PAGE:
All code for the projects must be submitted electronically, from the USNA cs linux environment. Some problems may have more specific requirements for commenting or naming, but in all cases, code must be:
- Well-documented and easy to understand
- Cleanly formatted and easy to follow
- Linked in comments to any outside resources (web sites, etc.) used
Accessing the CS Linux environment
You can access the CS Linux environment by
one of the machines in the Linux labs, which will have names like
XXX is either 302, 303, or 316, and
any number from 01 up to 20 (or maybe 22). You can probably leave off
academy.usna.edu part if you are on the yard, by the way.
If you are using Windows, the PuTTy program is your best bet to
access ssh. In Mac or Linux, the program is just called ssh. On Linux,
if you get
tired of typing your same USNA network password all the time, you can
set up key-based ssh. First, on your laptop, run
ssh-keygen -t rsa -b 2048, which will generate a new
public/private key pair. It will prompt you for a new passphrase, which can
be whatever you like (or blank). Then do
(filling in your favorite hostname) to copy the public key to your Linux
home directory. Thereafter, when you ssh from your laptop, it should ask only
for your RSA passphrase, not for your USNA network password. Cool!
Also cool: if you are using Linux or Mac, you can easily mount
your Linux home directory using the
First, install the
sshfs program. In Ubuntu and related Linuxes,
this means you run the command
sudo apt-get install sshfs. Next,
add yourself to the "fuse" group:
sudo adduser $USER fuse. Log out
and back in again for the change to take effect.
Once you have sshfs installed, mounting is a 2-step process.
First, make an empty "mount directory" that will act as a doorway to your
CS Linux home directory, for example
mkdir $HOME/mich. Then
sshfs michXXXcsdYYu: $HOME/mich to do the mount, where as usual
you replace the hostname with your favorite and the directory with whatever you
chose. (Note the colon in that command!!) To unmount the directory later,
fusermount -u $HOME/mich
Unless otherwise specified, all code must be submitted as Java, C++, or
Python programs. You should name your file "Prob.java",
"prob.py", or "prob.cpp" as appropriate. Depending on the language,
I will run your program from the CS Linux environment with one of
the following commands, where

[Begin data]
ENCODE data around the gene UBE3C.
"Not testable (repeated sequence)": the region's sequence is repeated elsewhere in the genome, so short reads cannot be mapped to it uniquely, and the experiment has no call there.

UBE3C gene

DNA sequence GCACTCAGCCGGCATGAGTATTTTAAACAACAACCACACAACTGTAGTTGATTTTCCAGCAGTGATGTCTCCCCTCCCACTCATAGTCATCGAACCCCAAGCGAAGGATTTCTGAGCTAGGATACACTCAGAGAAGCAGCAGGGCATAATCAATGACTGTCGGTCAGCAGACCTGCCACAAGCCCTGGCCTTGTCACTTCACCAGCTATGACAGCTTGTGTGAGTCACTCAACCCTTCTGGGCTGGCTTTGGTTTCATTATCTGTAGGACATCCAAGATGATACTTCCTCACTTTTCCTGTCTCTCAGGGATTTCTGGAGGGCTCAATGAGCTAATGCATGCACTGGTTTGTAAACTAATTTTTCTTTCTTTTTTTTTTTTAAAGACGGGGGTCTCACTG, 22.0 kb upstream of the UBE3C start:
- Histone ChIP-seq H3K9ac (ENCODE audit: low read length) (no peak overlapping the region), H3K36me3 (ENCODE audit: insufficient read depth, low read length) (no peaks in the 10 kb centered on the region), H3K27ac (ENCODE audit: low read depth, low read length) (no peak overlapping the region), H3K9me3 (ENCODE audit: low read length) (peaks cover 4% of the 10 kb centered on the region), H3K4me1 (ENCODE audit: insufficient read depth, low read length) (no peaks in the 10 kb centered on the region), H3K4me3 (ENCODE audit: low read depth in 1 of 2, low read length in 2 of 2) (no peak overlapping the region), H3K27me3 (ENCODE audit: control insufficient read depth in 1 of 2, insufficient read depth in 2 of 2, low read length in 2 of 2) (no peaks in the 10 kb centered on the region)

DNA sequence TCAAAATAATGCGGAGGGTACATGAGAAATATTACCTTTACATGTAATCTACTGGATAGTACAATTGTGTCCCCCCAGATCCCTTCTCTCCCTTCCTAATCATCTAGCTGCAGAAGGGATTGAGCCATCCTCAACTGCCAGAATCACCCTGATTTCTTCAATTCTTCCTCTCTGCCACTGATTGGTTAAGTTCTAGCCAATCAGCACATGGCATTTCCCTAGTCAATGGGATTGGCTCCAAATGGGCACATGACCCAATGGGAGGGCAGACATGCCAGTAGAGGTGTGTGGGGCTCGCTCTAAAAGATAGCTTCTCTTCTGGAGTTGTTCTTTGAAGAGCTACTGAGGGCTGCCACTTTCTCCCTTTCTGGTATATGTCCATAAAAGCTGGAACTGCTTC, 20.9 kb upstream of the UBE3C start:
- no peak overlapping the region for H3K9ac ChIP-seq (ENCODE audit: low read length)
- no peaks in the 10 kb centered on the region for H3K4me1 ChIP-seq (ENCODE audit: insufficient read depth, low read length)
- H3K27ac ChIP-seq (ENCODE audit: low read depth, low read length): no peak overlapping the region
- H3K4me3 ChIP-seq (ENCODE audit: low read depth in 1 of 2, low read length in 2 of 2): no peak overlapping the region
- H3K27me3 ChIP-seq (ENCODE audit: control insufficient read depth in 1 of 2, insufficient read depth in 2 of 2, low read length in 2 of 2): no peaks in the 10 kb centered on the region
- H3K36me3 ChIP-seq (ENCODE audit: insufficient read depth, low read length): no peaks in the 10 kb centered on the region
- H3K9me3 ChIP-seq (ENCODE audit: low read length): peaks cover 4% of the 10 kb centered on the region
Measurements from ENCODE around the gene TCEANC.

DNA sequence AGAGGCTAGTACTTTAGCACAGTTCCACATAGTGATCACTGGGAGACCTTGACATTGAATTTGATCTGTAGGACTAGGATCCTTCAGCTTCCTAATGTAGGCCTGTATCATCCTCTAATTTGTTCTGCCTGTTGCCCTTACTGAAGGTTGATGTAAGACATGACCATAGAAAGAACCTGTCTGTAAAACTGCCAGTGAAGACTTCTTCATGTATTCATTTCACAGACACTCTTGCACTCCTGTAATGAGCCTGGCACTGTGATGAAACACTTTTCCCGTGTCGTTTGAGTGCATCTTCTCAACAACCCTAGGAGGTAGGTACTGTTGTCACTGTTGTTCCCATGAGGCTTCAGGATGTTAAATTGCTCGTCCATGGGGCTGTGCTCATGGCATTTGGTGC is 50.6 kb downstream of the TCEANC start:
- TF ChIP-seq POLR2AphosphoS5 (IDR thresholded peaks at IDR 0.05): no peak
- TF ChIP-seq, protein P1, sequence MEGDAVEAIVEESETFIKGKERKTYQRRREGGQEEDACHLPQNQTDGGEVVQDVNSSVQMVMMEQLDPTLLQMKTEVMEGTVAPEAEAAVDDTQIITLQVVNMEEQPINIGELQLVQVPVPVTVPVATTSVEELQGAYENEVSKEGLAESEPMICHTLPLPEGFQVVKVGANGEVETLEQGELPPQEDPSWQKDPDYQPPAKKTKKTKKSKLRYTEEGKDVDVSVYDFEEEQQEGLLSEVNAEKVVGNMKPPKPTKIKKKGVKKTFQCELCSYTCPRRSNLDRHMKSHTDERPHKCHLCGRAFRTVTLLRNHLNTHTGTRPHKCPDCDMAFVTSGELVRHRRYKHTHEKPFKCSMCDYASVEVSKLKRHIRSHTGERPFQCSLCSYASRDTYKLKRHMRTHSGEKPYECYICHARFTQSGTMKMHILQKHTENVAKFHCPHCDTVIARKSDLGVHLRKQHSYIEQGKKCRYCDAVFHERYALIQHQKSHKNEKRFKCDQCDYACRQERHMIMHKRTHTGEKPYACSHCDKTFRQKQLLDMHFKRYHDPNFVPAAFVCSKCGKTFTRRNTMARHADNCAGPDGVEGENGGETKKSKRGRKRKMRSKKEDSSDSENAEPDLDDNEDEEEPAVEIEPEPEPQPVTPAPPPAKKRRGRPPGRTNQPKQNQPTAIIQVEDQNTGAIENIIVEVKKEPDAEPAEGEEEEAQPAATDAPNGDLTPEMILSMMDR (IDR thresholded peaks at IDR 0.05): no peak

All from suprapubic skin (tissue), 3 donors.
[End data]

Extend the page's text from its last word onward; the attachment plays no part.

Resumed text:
are any command-line arguments:
javac Prob.java java Prob arg1 arg2 arg3 ...
g++ prob.cpp -o prob ./prob arg1 arg2 arg3 ...
python3 prob.py arg1 arg2 arg3 ...
(Notice, for Java, you must have a class named
Prob that has
public static void main method defined.)
If you want/need your code compiled in a different way, you must also
Makefile so that if I run
make it will compile
your code properly.
I've set up some useful aliases for you so you don't have to type so many directories every time. To get these aliases at your command prompt, just run the following from one of the Linux lab machines:
This will define some shortcuts (aliases) to run any programs we will need for this class. After you add this line, any new terminals will get the new commands as well.
The submit program
The program you will use to submit is located at
/home/roche/submit, but can be run by typing
486sub if you edited your
.bashrc file as
described above. This program is accessible
from the usna CS linux environment. You can use it from the MI 302 lab
or log into one of the machines remotely.
When you run
486sub with no arguments, it will display
Open submissions matching your search: prob 16This means, unsurprisingly, that SI 486D has one thing open for submission, it's a problem, and it's number 16. To submit your file or files for this lab, you make a directory in your account (like
mkdir prob20), then put any files to submit in there.
Once you have your local directory, and you confirm that the assignment
is open for submission, you
cd to that directory and
486sub prob 16(for example) to submit your files. This will check your files, and then bundle and submit them to your instructor. At the end you will see something like:
Submitting 486d prob 16 for user roche to Dr. Roche.. roche/ roche/hi.txt Submission successful.You can see that there is one file that was submitted, called
hi.txt. Note the last line, telling me that it was successful. If you don't see this line, then something went wrong.
All this does is put all your files in a place where I can see them, with a timestamp and your username. You are free to submit the same assignment repeatedly, and I will only look at the most recent submission for grading purposes.